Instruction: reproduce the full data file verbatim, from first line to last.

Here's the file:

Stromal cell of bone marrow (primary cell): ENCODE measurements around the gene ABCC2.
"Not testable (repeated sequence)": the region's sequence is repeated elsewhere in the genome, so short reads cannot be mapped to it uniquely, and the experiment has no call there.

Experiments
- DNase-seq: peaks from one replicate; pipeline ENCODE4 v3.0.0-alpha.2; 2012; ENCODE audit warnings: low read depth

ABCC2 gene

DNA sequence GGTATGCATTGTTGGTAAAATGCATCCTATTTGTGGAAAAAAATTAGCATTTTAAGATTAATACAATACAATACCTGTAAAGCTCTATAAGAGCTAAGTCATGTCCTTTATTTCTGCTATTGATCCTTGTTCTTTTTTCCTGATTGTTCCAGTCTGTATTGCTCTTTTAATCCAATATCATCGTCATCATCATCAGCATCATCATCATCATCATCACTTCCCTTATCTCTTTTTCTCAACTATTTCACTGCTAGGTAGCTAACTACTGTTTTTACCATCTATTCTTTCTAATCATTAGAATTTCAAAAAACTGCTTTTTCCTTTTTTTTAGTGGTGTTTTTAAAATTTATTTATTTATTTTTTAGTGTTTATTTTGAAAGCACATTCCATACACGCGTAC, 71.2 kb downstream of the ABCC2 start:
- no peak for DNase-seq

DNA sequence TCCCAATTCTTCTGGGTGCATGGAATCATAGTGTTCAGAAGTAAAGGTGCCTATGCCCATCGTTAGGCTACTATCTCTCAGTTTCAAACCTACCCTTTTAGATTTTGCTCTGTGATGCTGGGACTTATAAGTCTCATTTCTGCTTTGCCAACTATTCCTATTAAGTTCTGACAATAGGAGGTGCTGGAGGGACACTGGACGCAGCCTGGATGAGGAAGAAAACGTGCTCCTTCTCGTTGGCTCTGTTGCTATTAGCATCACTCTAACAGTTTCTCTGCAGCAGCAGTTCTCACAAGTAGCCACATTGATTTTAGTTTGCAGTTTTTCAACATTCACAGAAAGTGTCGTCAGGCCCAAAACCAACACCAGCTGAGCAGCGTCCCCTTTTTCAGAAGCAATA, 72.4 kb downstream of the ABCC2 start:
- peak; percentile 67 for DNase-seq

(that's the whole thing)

Stromal cell of bone marrow (primary cell): ENCODE measurements around the gene ABCC2.
"Not testable (repeated sequence)": the region's sequence is repeated elsewhere in the genome, so short reads cannot be mapped to it uniquely, and the experiment has no call there.

Experiments
- DNase-seq: peaks from one replicate; pipeline ENCODE4 v3.0.0-alpha.2; 2012; ENCODE audit warnings: low read depth

ABCC2 gene

DNA sequence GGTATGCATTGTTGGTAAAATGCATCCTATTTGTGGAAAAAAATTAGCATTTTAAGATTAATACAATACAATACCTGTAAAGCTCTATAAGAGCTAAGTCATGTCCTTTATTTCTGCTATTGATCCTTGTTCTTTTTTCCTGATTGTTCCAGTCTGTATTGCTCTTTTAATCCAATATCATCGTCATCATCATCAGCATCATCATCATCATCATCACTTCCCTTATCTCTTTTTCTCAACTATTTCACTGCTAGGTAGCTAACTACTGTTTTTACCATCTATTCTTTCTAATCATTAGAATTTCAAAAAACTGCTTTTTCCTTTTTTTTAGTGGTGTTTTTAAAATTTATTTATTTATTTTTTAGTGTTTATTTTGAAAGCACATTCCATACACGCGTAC, 71.2 kb downstream of the ABCC2 start:
- no peak for DNase-seq

DNA sequence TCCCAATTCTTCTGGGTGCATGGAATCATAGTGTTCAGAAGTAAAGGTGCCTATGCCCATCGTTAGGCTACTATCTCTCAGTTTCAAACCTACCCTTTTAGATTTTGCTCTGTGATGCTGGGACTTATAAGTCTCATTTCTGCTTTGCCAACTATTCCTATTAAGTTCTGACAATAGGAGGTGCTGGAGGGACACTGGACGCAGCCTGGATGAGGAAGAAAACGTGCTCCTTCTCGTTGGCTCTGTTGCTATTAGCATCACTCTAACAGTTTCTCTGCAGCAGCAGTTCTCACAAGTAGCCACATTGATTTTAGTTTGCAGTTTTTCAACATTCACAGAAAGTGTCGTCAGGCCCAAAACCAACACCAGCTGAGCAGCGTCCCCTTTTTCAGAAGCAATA, 72.4 kb downstream of the ABCC2 start:
- peak; percentile 67 for DNase-seq